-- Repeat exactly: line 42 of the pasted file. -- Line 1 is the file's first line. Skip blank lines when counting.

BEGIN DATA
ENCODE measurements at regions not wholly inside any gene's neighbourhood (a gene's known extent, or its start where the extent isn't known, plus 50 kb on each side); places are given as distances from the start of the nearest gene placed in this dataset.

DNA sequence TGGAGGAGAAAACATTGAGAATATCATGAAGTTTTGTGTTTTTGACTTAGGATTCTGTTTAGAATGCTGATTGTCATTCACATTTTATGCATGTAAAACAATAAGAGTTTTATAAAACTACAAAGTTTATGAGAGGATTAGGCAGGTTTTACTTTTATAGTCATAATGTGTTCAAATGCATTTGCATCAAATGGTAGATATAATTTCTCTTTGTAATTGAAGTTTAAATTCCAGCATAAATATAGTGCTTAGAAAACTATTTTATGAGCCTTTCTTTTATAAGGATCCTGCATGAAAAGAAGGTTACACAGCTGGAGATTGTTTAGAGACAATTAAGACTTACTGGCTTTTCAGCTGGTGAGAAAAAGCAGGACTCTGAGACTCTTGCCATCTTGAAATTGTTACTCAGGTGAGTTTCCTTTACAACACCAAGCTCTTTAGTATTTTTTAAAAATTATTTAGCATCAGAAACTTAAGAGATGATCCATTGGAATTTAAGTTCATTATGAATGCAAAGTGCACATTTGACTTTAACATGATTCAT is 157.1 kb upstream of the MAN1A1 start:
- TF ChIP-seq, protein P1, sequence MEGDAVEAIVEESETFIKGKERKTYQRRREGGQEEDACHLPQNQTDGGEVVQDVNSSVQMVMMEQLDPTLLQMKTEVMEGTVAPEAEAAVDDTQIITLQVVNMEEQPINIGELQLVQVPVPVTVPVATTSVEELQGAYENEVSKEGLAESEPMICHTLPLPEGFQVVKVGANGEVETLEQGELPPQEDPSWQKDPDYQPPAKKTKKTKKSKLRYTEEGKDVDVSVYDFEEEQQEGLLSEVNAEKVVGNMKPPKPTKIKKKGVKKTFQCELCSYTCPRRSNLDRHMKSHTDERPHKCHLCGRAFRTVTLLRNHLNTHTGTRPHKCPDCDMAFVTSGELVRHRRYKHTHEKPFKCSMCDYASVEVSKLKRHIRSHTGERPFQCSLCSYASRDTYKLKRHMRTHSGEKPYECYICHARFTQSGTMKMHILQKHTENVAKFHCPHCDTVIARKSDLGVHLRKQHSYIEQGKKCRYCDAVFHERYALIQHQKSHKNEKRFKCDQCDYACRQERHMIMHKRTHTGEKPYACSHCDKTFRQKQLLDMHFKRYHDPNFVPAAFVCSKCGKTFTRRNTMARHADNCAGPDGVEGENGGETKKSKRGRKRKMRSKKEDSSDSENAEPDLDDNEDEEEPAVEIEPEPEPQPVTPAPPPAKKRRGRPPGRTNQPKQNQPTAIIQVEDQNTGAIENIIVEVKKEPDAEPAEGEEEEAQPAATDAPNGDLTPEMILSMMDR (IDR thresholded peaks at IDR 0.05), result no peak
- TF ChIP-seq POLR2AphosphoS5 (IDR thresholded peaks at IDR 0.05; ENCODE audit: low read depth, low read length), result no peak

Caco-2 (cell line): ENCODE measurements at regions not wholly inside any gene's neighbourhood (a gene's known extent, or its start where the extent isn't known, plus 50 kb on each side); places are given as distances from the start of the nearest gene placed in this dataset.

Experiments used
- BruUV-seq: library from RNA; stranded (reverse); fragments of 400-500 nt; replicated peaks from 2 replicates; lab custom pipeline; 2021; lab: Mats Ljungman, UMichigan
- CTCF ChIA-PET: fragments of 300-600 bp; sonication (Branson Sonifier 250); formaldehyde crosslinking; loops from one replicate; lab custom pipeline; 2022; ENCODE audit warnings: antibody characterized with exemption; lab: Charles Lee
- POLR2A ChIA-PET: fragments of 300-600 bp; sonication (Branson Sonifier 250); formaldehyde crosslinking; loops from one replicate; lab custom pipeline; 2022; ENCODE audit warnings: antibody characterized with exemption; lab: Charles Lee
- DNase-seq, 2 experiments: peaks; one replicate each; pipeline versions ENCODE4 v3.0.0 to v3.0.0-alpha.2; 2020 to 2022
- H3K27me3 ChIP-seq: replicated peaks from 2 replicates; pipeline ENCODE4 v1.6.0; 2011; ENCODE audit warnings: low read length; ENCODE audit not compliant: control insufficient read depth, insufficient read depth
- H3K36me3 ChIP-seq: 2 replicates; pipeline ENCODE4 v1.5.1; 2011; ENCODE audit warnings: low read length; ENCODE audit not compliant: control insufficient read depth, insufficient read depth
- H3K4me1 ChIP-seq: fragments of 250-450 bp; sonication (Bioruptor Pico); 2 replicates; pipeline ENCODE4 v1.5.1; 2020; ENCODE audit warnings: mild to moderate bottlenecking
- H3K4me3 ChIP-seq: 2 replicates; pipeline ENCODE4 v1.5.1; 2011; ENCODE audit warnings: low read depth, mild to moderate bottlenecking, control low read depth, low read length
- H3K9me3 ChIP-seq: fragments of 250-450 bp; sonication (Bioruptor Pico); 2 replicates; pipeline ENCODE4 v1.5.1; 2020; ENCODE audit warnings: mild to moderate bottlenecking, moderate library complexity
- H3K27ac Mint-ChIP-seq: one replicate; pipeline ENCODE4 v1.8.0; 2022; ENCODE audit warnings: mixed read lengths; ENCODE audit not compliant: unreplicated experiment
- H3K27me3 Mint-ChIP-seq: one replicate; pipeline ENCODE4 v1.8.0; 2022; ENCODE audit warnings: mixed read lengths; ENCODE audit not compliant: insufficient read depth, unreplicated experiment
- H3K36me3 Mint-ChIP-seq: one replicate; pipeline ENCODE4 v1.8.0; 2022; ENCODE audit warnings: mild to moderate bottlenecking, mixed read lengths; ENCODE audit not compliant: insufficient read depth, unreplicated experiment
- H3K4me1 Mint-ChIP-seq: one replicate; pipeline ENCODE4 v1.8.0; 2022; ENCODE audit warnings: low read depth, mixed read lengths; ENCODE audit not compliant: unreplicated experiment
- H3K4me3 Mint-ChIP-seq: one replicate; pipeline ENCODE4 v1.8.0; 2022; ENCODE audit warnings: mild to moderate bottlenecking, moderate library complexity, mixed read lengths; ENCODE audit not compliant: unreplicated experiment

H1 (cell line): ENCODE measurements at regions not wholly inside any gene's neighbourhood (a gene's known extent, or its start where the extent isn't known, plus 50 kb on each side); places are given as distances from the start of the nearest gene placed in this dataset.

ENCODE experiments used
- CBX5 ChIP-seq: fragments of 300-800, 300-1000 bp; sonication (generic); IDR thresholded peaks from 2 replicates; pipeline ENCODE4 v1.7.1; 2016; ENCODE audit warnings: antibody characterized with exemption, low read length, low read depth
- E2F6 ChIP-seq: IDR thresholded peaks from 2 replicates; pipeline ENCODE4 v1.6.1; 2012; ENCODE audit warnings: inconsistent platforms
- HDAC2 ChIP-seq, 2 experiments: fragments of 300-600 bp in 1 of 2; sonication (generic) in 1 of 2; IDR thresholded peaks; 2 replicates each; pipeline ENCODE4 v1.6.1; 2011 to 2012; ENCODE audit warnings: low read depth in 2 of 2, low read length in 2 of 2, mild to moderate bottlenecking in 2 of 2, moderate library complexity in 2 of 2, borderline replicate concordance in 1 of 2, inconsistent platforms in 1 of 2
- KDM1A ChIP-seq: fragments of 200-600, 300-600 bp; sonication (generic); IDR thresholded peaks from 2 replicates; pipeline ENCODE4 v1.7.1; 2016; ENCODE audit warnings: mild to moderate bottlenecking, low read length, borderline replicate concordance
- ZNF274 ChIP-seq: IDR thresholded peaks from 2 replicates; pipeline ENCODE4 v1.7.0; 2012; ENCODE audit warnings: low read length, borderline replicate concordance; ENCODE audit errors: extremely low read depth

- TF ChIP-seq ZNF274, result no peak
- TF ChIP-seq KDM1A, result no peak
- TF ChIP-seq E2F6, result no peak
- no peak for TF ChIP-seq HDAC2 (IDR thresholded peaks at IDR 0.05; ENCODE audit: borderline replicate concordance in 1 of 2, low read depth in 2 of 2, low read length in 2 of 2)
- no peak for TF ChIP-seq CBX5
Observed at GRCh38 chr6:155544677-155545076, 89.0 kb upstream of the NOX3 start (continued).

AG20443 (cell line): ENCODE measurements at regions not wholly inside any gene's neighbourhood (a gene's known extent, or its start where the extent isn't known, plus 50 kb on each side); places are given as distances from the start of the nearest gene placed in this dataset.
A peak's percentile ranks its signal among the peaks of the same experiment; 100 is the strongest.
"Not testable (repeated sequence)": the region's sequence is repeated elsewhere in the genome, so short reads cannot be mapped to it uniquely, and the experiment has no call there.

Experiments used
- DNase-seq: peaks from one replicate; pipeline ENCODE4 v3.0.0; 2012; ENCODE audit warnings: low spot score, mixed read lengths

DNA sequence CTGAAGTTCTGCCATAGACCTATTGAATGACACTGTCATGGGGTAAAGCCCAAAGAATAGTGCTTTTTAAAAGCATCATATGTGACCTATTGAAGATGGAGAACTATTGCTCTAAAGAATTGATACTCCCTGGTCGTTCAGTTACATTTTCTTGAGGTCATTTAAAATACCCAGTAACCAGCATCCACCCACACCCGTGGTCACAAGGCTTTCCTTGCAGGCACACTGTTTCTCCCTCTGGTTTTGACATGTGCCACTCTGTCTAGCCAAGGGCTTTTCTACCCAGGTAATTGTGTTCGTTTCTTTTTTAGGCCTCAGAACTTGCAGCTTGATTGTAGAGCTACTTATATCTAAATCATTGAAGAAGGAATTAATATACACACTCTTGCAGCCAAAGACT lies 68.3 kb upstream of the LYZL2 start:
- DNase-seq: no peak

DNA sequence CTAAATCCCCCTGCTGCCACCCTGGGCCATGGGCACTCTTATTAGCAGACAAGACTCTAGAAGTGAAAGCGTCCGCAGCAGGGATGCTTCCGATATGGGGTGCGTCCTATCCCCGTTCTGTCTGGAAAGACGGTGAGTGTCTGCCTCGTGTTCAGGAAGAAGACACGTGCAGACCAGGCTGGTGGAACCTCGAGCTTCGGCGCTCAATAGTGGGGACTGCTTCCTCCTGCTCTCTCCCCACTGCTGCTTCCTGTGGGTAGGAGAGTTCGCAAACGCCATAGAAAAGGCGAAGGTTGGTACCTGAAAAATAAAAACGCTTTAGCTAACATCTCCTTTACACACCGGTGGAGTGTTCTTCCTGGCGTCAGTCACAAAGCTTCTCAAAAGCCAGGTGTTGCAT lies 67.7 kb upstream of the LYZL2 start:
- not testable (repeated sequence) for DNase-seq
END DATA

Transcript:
- not testable (repeated sequence) for DNase-seq